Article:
I followed the turn in the path and began stepping towards the edge of the wood in what was rapidly becoming twilight. Oaks lay on the western edge of the wood against the boundary with the fields, lining the dry ditch and overhanging the arable crop rustling gently in the slight breeze beyond. Propped against one of the straighter trunks of the last trees was a giant ladder formed of branches from the woodland. To the top of the ladder sturdier timbers formed a seat and backrest setting a chair among the lower canopy with a makeshift handrail to give security to those who would trouble themselves to climb the lookout.

The sight of the simple structure brought back fond memories of tree houses and the excitement of climbing in childhood years. I found it a shame that the lookout viewed over the field and not the woodland, but it was perhaps built for providing a vantage for those who cared for any livestock that may have roamed the field in past years. Within my mind I became aware of the possibility that I could well be mistaken regarding its purpose. Perhaps it could have been built for the fun of it. If something is built for the reason of an alternative perspective and enjoyment itself from such modest means as the fallen materials around the area it could indeed hold qualities way beyond the utility.

Saturday, 2 July 2011

Depth of Perception

Walking the woods and trails will always give a fine sight of nature and its beauty. Looking to a distant vista, colours and composition of landscape sit before the eyes and in our mind we are the artist or photographer capturing the image to our living memories. Before you walk away from such a sight I would like to encourage you to stay a while longer and look more deeply.

Our perception is often linked to the moment, to look beyond the moment into the past or the possible futures opens the mind to a greater picture. To see the trees in a younger state struggling their way clear of the undergrowth, the ruins or marks on the landscape once part of a way of life and now just a hint at the toils of another human through the mists of time.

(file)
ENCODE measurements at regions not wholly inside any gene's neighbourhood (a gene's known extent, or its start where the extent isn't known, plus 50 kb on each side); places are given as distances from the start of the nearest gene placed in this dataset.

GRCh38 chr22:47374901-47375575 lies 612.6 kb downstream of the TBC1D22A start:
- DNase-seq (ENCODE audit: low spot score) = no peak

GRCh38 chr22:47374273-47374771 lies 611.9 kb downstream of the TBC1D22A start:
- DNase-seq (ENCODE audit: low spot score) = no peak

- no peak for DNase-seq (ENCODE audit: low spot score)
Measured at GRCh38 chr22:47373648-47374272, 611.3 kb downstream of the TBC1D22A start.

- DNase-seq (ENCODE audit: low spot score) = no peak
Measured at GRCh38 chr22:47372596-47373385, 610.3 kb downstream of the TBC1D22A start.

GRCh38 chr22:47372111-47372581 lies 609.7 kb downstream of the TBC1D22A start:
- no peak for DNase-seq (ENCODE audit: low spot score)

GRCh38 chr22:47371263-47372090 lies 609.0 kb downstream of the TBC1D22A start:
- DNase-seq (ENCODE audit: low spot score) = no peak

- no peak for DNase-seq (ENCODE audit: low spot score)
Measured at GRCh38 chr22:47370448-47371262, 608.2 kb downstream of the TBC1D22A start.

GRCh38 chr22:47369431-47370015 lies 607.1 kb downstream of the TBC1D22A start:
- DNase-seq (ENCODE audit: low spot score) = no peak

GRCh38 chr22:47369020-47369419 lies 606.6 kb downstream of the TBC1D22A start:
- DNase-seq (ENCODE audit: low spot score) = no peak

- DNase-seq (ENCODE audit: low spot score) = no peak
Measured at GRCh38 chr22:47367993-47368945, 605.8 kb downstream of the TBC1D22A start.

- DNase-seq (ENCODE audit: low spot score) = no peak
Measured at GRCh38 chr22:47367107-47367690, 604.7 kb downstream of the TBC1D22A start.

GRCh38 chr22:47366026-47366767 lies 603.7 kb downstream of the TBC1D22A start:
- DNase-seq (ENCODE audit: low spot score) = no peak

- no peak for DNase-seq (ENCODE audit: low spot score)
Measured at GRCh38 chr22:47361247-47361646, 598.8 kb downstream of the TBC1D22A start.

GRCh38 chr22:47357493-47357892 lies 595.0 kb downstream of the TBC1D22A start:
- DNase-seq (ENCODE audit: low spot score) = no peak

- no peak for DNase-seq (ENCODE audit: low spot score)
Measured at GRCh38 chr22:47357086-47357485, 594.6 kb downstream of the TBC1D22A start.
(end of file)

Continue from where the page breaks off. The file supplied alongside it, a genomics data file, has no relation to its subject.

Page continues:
The colours of the earth and the flora will give the clues needed to establish the qualities of land beneath your feet, from clay to stone to fertile earth. The pools and weirs of the streams and rivers define the energy of gravity and rainfall, the type and size of fish and their likely food source from the smallest of plants by the waterside. The water should also be a window on the bed beneath. Hills and mountains demonstrate the greater movements of plates, glaciers and the effect of earth upon water and air. To see a torrential downpour channelled to a stream or the fine mists forming in the low lands as the earth releases its moisture to the air. To see light and shadow change as the turning of the earth alters the suns rays and reflected moonlight on the scene before the senses.

Looking beyond the moment is not easy, the mind can sometimes find distractions to disturb the thoughts and send us into a world of dreaming. But on occasion it will be a scent, a sound or a sight that will give us signals of what lies beyond.

Perhaps it is the way we are taught to think that limits our perceptions, teaching aspects of life in neatly contained categories to allow for easy assessment. But to step outside of these limits and look at the world in an interconnected way passing beyond a subject or a moment into a journey and purpose can be liberating. To draw our full attention to a task in the moment is a fine and most rewarding thing, it can clear stagnant thoughts from the mind but to take that clear mind and give it the ability to change mindset and perceptions to the wider picture takes us beyond that point in the moment to the realms beyond.